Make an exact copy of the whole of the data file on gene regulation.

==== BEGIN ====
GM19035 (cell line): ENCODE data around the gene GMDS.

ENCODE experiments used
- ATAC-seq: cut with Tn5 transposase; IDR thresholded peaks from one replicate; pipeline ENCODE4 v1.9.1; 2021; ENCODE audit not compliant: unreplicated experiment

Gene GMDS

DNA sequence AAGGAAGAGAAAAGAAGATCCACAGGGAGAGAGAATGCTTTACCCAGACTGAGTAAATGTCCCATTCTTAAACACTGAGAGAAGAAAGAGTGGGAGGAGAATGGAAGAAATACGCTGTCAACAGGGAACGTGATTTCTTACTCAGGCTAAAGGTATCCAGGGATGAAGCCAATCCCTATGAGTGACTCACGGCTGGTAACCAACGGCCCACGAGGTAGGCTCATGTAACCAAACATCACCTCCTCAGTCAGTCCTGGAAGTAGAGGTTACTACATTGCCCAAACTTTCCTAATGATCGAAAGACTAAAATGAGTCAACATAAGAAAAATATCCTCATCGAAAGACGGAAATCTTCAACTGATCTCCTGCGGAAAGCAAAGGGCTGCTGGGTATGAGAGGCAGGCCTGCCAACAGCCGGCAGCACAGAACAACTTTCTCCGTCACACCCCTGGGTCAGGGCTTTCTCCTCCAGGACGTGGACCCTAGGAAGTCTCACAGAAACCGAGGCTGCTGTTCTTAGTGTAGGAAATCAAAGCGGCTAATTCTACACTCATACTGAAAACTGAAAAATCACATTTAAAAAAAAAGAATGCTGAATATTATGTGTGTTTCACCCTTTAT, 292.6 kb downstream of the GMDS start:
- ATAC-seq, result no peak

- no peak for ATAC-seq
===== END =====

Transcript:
GM19035 (cell line): ENCODE data around the gene GMDS.

ENCODE experiments used
- ATAC-seq: cut with Tn5 transposase; IDR thresholded peaks from one replicate; pipeline ENCODE4 v1.9.1; 2021; ENCODE audit not compliant: unreplicated experiment

Gene GMDS

DNA sequence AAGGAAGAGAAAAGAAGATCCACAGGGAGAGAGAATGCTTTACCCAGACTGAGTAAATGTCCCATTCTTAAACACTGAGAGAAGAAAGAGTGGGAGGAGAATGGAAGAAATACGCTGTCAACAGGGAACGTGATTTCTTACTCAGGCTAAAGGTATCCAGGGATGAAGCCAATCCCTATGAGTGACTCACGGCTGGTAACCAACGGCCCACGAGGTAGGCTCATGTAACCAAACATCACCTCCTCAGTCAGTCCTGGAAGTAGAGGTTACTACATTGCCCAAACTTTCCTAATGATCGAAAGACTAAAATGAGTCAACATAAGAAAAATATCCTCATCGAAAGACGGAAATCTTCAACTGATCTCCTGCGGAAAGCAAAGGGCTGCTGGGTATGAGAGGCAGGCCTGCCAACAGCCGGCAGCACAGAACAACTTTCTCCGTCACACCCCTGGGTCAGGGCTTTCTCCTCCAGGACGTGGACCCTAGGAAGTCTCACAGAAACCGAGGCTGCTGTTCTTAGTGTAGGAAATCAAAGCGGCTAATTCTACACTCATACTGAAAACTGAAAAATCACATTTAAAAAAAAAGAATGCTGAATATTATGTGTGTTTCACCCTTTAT, 292.6 kb downstream of the GMDS start:
- ATAC-seq, result no peak

- no peak for ATAC-seq